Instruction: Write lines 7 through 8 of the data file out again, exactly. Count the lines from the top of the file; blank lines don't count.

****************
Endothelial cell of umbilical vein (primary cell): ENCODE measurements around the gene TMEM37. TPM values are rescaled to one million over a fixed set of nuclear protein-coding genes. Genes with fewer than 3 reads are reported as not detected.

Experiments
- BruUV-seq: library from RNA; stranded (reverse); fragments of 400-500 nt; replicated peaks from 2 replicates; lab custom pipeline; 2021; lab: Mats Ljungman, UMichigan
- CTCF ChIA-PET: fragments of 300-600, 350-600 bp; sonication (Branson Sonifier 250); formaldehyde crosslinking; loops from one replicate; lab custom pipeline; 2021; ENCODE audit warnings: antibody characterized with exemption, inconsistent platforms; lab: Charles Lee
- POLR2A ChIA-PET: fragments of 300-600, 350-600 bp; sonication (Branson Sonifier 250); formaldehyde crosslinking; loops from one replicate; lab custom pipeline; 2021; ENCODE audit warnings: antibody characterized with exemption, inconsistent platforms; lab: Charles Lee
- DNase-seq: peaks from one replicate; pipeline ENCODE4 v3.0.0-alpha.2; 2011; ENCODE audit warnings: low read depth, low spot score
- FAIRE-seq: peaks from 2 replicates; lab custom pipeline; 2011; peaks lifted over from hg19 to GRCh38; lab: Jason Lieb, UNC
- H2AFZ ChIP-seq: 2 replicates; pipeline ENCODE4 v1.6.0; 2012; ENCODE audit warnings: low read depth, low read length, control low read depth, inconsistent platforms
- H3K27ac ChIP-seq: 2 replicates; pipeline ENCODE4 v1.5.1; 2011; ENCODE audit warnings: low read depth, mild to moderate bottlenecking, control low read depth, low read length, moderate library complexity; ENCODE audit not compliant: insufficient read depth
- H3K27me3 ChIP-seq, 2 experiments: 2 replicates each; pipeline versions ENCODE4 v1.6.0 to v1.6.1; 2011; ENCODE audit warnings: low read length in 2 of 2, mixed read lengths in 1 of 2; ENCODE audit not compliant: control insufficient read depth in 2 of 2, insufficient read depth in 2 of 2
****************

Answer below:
- FAIRE-seq: peaks from 2 replicates; lab custom pipeline; 2011; peaks lifted over from hg19 to GRCh38; lab: Jason Lieb, UNC
- H2AFZ ChIP-seq: 2 replicates; pipeline ENCODE4 v1.6.0; 2012; ENCODE audit warnings: low read depth, low read length, control low read depth, inconsistent platforms